Laws about who can buy guns work, laws about which guns you can buy don't
As a Harvard-educated, politically liberal researcher giving my first talks on firearm violence prevention, I was afraid the gun owners in the audiences would boo me. But the only backlash I faced was from a gun control advocate when I told her I was against assault weapon bans.
Our main argument is that laws regulating what firearms can be bought are ineffective, but policies controlling who can purchase them tend to work.
There are many reasons for this finding. First, most people do not understand how arbitrary the definition of "assault weapon" really is. With the definition from the 1994 ban, you can turn a regular rifle into an assault weapon by adding two cosmetic or historic features such as a flash hider, a bayonet mount, or a grenade launcher. I would definitely push this policy forward if the goal were to reduce homicide by grenade and bayonet, but most mass-shooting killers could legally obtain firearms that are just as lethal, but not considered assault weapons.
Second, the single most effective predictor of violence is past violence. So ironically, the National Rifle Association’s rhetoric is accurate about how guns don't kill people, people do. As a result, preventing anyone with a history of violence from acquiring guns reduces homicide rates by 36%. Along the same lines, preventing domestic abusers from possessing firearms dramatically decreases firearm deaths. And if you think this does not apply to the 0.1% of total gun deaths caused by mass shootings, think again. A report reveals that the majority of mass shootings in the United States between 2007 and 2017 were related to domestic or family violence.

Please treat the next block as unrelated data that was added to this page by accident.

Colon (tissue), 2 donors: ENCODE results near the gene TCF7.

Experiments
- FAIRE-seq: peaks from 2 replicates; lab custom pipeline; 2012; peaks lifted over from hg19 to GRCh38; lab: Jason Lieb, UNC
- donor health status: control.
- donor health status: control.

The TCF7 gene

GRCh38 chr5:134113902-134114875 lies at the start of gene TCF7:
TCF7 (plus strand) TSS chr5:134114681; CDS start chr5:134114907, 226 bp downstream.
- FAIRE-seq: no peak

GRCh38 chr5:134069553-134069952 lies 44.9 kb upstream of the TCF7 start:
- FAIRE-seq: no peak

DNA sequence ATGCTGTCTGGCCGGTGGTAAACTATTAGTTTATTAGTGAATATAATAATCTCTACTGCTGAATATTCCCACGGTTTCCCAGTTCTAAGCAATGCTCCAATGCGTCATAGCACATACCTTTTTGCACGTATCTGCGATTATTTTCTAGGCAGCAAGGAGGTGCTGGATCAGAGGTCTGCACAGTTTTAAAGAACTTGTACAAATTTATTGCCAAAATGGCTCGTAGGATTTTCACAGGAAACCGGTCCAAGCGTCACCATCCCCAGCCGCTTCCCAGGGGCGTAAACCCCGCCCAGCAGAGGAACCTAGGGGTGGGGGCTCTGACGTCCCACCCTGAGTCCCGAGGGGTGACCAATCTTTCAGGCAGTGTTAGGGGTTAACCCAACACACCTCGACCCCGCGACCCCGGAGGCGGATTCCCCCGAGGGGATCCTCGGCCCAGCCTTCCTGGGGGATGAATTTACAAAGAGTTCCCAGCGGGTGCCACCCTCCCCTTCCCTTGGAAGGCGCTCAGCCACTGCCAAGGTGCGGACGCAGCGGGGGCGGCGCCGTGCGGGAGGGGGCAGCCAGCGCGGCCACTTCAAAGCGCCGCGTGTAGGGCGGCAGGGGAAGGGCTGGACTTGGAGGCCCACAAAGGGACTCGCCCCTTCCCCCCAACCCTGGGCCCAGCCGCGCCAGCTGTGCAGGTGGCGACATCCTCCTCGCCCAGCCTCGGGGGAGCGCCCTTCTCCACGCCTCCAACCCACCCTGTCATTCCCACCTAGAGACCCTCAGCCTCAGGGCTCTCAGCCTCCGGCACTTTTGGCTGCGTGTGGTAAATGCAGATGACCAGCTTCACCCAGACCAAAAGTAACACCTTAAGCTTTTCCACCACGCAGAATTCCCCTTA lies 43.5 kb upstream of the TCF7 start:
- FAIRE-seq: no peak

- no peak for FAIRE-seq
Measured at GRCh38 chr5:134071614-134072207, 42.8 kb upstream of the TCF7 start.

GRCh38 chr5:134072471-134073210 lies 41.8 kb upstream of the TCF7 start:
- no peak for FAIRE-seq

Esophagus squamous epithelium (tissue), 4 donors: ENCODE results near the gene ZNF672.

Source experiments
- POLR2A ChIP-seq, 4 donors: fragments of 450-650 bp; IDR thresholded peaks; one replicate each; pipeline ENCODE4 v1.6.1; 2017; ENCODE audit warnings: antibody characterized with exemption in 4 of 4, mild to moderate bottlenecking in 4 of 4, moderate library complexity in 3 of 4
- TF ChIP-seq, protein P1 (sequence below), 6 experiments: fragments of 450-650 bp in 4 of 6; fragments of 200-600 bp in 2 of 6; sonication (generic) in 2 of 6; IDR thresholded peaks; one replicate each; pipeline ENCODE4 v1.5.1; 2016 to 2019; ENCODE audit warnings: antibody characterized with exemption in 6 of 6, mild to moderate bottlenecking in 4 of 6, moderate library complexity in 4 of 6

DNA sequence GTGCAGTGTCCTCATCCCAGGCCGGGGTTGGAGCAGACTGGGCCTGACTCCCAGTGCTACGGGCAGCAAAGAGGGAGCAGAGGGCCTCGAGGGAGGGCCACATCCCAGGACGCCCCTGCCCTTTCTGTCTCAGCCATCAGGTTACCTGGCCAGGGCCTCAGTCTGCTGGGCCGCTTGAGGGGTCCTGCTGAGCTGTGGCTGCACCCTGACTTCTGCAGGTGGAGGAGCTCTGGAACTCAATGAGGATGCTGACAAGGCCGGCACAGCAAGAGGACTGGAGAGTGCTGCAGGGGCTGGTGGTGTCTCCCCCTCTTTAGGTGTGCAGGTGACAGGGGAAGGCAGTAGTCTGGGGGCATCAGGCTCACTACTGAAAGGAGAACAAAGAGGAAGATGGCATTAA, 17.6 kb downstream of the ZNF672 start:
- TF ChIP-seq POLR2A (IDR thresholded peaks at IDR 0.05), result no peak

The Dayton, Ohio, shooting could have been prevented in a may-issue law state such as Massachusetts, where police chiefs have the discretion to refuse a possession permit. Although the Dayton shooter did not have a criminal record, the police had been aware of his “hit list” and “rape list.”
The perceived division created by the NRA between gun owners and non-gun owners does not exist. We all want to save lives and do what’s best for the country. We even agree on how to do it. However, if evidence from state law implementation and a 97% public support for universal background check are not enough to convince you, listen to the other 3% in the person of NRA spokeswoman Dana Loesh: “This individual was nuts, and I — nor the millions of people that I represent as a part of this organization that I'm here speaking for — none of us support people who are crazy, who are a danger to themselves, who are a danger to others, getting their hands on a firearm.”
If we all agree, then what are we waiting for?